My first original meme

March 23, 2007

Well, I think it’s original, anyway. Some of you may have already read my posting from yesterday, which discusses how we read, as well as our apparent intellectual shortcomings in actually reading some works. Lennard J. Davis, the author of the article to which I refer, mentions several works of literature that he knows (or thinks) he should read, but has not quite gotten around to for whatever reason. I could relate to the author’s feelings, so I mentioned some of my own shortcomings in that regard.

By now, you have probably figured out what I am going to ask. If this problem sounds too familiar, I hereby “tag” you for what I call the “intellectual self-flagellation” meme. Extreme as it sounds, I mean it in jest because some of us overagonize about the books we have not read… or the pieces of music we have not listened to, or the films we have not seen. As Davis says, we believe that we have to impress our various circles of peers, which can cause such agony. I hope that this meme will give you a chance to have a clearer conscience, and to see that you are not alone in your own intellectual shortcomings.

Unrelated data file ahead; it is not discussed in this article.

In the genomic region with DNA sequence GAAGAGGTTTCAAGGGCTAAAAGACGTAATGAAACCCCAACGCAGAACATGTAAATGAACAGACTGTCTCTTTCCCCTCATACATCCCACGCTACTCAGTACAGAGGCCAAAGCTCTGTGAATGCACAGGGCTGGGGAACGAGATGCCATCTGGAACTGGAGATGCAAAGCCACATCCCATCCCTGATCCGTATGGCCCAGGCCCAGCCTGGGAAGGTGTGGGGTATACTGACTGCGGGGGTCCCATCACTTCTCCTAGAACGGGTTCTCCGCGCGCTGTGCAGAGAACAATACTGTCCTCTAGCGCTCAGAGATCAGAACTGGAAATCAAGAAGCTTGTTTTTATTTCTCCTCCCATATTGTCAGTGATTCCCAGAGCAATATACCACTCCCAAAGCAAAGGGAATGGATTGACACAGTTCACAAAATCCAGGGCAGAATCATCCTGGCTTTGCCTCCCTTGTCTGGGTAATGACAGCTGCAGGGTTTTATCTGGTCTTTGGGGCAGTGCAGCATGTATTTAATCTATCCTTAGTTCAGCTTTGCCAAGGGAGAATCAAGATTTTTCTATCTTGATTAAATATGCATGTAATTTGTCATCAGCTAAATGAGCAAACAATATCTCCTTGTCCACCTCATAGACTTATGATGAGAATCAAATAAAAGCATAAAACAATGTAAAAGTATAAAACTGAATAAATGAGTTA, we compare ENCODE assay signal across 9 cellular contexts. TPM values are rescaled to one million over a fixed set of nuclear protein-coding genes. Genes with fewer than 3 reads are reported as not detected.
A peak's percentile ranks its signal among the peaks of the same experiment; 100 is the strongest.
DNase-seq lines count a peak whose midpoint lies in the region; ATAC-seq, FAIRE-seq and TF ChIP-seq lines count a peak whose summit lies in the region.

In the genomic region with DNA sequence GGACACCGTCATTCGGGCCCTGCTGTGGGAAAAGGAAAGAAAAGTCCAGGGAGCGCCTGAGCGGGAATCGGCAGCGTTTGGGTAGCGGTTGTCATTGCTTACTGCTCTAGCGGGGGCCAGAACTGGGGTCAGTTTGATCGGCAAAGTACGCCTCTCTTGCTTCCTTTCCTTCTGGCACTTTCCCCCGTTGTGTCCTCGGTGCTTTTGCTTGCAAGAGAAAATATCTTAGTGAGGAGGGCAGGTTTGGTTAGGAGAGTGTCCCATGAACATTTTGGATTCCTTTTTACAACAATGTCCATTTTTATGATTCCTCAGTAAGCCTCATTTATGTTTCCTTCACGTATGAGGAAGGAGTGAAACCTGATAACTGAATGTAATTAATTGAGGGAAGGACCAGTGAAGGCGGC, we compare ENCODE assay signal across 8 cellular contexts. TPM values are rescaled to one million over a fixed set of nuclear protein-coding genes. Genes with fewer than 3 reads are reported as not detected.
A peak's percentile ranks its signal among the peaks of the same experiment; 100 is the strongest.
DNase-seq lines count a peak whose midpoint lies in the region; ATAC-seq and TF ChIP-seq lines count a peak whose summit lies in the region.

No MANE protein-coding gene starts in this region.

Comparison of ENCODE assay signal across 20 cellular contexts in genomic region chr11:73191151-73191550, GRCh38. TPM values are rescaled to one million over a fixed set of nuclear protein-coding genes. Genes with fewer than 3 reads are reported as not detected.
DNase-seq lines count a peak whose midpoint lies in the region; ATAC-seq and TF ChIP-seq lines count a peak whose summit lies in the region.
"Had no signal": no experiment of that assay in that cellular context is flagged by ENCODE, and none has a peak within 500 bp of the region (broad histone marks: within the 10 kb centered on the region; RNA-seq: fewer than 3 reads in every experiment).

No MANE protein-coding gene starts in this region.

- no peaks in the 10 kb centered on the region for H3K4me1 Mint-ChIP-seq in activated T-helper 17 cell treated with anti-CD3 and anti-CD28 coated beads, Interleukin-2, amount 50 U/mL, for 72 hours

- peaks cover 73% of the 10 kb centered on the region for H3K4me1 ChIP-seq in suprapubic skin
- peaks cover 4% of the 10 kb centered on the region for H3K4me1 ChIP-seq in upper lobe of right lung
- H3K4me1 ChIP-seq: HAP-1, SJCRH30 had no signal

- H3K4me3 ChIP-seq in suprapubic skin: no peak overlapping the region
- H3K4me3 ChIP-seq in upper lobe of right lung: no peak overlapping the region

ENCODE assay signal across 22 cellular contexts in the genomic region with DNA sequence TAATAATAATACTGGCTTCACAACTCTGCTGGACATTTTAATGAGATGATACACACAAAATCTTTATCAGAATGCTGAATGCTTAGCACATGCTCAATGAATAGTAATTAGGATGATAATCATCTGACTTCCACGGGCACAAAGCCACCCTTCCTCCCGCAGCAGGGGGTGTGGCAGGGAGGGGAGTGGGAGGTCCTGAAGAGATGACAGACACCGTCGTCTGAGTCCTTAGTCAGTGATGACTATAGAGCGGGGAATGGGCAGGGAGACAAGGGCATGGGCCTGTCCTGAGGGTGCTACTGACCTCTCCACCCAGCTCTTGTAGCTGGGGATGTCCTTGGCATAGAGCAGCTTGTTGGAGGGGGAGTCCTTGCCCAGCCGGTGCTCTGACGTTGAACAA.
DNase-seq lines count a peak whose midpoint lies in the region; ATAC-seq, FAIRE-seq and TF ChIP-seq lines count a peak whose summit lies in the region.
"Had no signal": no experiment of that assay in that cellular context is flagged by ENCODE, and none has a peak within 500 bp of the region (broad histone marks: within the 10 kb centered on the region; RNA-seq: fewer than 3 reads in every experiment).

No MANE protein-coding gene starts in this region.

Also feel free to talk about fears regarding the things you think you should like, but actually don’t and wouldn’t tell your friends and colleagues. Examples may include the following:

      Telling your English lit colleagues that you find Dickens a bit too didactic to be considered great literature.
      Explaining to your circle of music-loving friends why you would rather listen to Tchaikovsky than Schoenberg, whose didacticism rendered him a horrible composer.
      Confessing to your hipper-than-thou friends that you consider Quentin Tarantino a second-rate hack with little to say after Pulp Fiction (and perhaps didactic in his own way).

Of course, the opinions listed above do not necessarily reflect those of the author.

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